Theology After Google (And Apple?)

 

Last week, I had the privilege of speaking, via Skype, with the “Theology After Google” class at Claremont School of Theology. Tripp Fuller, who is co-leading the class with Phillip Clayton, recorded my abbreviated talk on “The Theology of Twitter,” and I’m grateful to him for posting it online:

I’m extremely excited to be speaking at the “Theology After Google” conference, March 10-12, at Claremont. I’ll be joining Tony Jones, Adam Walker Cleaveland, Spencer Burke, John Franke, Dwight Friesen, Jon Irvine, and others. If you’re interested in learning more about using social media in communicating ideas (especially folks on the West Coast), I hope you’ll consider coming out to this unique conference!

My Take on the Apple iPad
The big news last week was the launch of Apple’s much-anticipated iPad tablet computer. I wrote up the story for the Halogen TV website with my prediction: “It’s not the device itself that’s magical. It’s the innovation that the device now allows—the new interactive games/applications and multimedia ebooks/e-publications (magazines and newspapers) that are going to be developed—which will make the iPad a ‘revolutionary,’ must-have device.”

“Theology After Google” student Wesley Menke nicely synthesized the iPad news with my presentation in his blog post “Apple’s ‘Magical Realism.'” His take on the “magical” language employed by Apple in its marketing of the iPad and contrasting it with the “liturgical” (“work of the people”) concept of Web 2.0/new media is a great observation. This is, in fact, one of the big criticisms of the iPad—that it is a device for consuming media rather than creating media.

I don’t think this is in any way an “accident.” Apple is, no doubt, banking on the market being ready for a consumer device for reading/experiencing multimedia e-books and e-publications (magazines and newspapers). Other companies are quickly joining the e-reader/tablet PC race, but their offerings will now have to stack up against the iPad. And, besides, Apple’s computers are built for creating, while their other mobile devices (iPod, iPhone) are not. In that sense, iPad fits perfectly with Apple’s other mobile devices, and this makes perfect sense now that Steve Jobs is calling Apple “a mobile devices company.”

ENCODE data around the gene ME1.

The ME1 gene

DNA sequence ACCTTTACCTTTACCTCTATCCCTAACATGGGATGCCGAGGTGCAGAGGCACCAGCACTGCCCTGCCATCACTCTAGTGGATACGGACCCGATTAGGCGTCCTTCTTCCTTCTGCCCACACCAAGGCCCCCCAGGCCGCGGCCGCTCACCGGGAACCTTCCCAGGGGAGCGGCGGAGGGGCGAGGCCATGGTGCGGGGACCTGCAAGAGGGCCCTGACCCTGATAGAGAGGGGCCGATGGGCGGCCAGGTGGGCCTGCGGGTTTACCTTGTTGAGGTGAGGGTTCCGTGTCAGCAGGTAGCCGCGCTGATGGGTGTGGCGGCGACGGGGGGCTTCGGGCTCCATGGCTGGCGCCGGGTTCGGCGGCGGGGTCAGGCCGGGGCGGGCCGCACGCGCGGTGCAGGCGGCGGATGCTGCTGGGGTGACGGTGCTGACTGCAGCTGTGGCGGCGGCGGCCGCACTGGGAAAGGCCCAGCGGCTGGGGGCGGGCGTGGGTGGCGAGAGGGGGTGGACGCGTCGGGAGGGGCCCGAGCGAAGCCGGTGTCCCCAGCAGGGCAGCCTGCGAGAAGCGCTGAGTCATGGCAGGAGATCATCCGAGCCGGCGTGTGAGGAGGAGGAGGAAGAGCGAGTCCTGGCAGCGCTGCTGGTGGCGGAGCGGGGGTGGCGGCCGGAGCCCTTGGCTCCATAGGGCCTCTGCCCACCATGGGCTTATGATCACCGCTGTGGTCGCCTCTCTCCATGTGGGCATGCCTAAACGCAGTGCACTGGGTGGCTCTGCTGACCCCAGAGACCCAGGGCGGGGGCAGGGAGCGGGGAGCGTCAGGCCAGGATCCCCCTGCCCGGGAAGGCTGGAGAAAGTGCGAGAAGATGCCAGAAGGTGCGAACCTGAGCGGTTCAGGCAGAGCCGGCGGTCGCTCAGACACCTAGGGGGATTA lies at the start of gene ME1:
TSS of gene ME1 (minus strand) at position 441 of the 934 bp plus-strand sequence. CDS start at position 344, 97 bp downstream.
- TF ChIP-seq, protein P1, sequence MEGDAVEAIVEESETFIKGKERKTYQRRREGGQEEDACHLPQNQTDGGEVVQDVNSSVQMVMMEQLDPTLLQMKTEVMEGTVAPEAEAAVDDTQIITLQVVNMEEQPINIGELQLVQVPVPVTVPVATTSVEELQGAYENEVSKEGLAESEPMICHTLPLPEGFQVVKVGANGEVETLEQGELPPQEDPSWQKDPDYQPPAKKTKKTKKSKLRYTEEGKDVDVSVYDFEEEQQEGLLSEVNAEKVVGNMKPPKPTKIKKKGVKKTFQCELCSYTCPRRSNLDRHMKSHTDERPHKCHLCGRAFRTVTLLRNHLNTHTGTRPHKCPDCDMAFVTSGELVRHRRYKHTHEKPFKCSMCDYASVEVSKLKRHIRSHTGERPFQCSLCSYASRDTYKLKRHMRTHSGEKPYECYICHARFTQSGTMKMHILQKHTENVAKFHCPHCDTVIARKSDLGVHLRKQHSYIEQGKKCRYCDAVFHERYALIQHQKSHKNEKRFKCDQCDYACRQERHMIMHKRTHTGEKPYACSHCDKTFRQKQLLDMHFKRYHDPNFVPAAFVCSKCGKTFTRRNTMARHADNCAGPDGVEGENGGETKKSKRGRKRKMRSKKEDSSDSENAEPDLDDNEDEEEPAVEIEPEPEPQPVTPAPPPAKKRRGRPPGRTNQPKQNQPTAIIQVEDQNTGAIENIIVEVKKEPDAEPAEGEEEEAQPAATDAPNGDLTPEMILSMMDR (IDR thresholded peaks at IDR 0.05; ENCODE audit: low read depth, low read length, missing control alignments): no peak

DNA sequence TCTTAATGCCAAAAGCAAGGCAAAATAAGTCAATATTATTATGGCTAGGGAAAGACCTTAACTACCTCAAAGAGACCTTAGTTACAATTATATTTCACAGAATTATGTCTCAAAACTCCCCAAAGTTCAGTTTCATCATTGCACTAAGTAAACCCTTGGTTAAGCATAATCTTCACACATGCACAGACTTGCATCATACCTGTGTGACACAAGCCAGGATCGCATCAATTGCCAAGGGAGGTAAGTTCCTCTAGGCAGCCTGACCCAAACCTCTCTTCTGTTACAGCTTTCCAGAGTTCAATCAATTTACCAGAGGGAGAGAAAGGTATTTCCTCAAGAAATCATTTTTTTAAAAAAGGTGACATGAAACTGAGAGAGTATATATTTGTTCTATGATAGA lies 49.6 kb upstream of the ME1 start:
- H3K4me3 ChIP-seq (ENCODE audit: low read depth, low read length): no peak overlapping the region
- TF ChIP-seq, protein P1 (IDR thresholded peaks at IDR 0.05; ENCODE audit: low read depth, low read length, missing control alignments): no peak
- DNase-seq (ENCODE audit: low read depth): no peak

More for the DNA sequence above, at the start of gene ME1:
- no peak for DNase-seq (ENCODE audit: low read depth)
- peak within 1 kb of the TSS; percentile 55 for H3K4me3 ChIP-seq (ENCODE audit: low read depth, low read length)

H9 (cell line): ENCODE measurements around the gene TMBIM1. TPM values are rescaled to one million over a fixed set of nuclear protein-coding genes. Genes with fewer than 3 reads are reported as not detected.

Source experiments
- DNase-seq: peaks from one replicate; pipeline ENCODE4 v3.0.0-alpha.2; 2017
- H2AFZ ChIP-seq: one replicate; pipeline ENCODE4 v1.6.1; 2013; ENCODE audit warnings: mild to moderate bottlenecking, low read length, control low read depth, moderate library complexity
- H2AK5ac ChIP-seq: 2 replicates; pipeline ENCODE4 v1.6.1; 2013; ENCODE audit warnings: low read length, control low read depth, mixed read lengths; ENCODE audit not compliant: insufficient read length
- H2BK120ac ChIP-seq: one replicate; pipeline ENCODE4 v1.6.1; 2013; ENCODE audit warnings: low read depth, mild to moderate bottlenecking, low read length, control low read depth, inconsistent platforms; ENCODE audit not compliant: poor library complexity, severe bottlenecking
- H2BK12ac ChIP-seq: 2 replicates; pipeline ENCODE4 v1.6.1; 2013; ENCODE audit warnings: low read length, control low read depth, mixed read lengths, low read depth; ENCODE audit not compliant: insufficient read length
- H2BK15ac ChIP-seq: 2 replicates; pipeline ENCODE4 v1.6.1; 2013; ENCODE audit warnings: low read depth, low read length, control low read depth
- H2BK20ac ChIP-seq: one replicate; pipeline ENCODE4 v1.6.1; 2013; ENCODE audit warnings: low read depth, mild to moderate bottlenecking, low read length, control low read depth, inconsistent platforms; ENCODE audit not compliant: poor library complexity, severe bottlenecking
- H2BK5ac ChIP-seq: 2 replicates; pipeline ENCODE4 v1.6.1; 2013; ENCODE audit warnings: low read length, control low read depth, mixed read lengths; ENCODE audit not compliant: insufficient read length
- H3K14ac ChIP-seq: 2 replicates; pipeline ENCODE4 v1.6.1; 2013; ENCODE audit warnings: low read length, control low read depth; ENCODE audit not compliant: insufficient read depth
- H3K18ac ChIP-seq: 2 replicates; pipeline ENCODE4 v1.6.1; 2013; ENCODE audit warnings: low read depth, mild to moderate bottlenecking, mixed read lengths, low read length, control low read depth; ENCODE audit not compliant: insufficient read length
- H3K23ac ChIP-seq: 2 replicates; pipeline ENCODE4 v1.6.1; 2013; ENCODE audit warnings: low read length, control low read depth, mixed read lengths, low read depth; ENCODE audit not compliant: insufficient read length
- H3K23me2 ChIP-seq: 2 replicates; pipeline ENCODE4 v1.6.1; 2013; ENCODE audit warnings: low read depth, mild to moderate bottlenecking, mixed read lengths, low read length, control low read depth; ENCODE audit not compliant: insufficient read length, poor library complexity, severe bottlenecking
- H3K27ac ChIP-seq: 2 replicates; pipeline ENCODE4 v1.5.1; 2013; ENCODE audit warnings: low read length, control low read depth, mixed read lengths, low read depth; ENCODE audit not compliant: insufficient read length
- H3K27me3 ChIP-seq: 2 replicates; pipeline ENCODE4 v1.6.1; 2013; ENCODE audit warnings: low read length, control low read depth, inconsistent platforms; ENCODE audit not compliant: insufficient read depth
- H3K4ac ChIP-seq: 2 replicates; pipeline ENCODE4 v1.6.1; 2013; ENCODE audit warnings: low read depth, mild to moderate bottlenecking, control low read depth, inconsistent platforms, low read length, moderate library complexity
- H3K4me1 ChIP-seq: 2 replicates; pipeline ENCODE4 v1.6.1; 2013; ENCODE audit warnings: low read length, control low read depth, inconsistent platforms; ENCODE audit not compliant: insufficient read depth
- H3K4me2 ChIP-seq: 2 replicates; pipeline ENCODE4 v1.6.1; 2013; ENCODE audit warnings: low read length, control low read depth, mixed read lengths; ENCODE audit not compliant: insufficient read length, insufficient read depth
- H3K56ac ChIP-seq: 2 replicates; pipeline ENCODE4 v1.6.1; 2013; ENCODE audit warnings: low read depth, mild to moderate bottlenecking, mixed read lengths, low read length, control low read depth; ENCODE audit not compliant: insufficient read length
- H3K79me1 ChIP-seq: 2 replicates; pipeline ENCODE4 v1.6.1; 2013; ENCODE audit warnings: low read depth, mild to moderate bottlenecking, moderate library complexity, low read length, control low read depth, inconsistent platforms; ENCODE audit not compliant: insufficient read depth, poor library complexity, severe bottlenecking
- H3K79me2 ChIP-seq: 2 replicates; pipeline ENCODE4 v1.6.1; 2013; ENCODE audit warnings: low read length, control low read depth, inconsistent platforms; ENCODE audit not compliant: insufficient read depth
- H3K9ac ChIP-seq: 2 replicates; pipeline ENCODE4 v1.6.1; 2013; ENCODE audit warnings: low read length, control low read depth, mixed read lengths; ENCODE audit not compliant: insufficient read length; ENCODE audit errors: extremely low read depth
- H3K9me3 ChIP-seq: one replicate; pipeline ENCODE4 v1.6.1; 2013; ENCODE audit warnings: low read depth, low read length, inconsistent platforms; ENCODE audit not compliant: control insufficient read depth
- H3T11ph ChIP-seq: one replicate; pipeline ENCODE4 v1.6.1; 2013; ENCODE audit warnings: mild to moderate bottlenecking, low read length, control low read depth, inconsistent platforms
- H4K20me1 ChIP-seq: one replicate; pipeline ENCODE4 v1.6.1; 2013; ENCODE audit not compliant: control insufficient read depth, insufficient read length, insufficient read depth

Posted on 02-01-2010

Comments

  1. Jonathan Blundell says:

    February 1st, 2010 at 9:36 am

    “Apple’s computers are built for creating, while their other mobile devices (iPod, iPhone) are not. In that sense, iPad fits perfectly with Apple’s other mobile devices, and this makes perfect sense now that Steve Jobs is calling Apple “a mobile devices company.””

    That’s an interesting insight. I hadn’t seen or heard that before. One of the complaints I heard about the iPad was that it wasn’t built at all for creating. So it’s an interesting point that their desktop/laptop machines are built for creating – where as their mobile devices are all about consuming.

    It’s obvious that the Kindle is all about consumption as well.

    Perhaps the future versions of the iPad will have more features for creating (such as a camera and such) but for now it appears to be a great device for easy consumption on the go.

    It’ll be interesting to see if the rumored HTC/Google Tablet and HP Tablets stick to the consumption side of things or are equally focused on the creating side of things — and if so, what difference they’ll make in the market.

  2. Dale says:

    February 1st, 2010 at 10:56 am

    Interesting point, Steve

    “And, besides, Apple’s computers are built for creating, while their other mobile devices (iPod, iPhone) are not. In that sense, iPad fits perfectly with Apple’s other mobile devices, and this makes perfect sense now that Steve Jobs is calling Apple “a mobile devices company.””

    Except for how Jobs introduced the Pad as a device that did what the Netbook does not do well. I agree that it is a “consumer” device. I was hoping it would be a good mix of consumer AND creator. I’d pay twice as much for a good device that spans both worlds, since that is where I think a lot of Social Media needs to do better (provide ways to get more multimedia content out there as a way to be “realtime”)

  3. Eric says:

    February 2nd, 2010 at 10:10 pm

    As long as Apple keeps a tight lid on the creation side, I’ll wait for the competition to catch up…for now. But I might change my mind for the right app. If Apple seizes on the iPad for its utility in a production (esp. for its near indispensable potential among graphic designers, architects and the like) we’ll have not just a game changer, but an industry changer.

  4. Wesley says:

    February 6th, 2010 at 12:21 am

    Thanks for picking up my blog post Steve. To be completely honest I didn’t really think about how the iPad is more consumer driven than allowing for creativity, but that’s a very good point. I look forward to chatting at the Theology After Google Conference.

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